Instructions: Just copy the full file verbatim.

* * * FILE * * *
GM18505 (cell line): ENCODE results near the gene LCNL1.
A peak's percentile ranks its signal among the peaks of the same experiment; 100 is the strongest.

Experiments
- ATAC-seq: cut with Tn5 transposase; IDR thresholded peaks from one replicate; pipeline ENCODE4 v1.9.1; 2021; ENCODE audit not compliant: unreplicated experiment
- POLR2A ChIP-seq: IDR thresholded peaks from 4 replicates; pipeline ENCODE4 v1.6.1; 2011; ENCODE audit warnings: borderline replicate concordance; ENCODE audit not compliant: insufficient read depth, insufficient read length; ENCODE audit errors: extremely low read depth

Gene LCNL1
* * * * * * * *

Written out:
GM18505 (cell line): ENCODE results near the gene LCNL1.
A peak's percentile ranks its signal among the peaks of the same experiment; 100 is the strongest.

Experiments
- ATAC-seq: cut with Tn5 transposase; IDR thresholded peaks from one replicate; pipeline ENCODE4 v1.9.1; 2021; ENCODE audit not compliant: unreplicated experiment
- POLR2A ChIP-seq: IDR thresholded peaks from 4 replicates; pipeline ENCODE4 v1.6.1; 2011; ENCODE audit warnings: borderline replicate concordance; ENCODE audit not compliant: insufficient read depth, insufficient read length; ENCODE audit errors: extremely low read depth

Gene LCNL1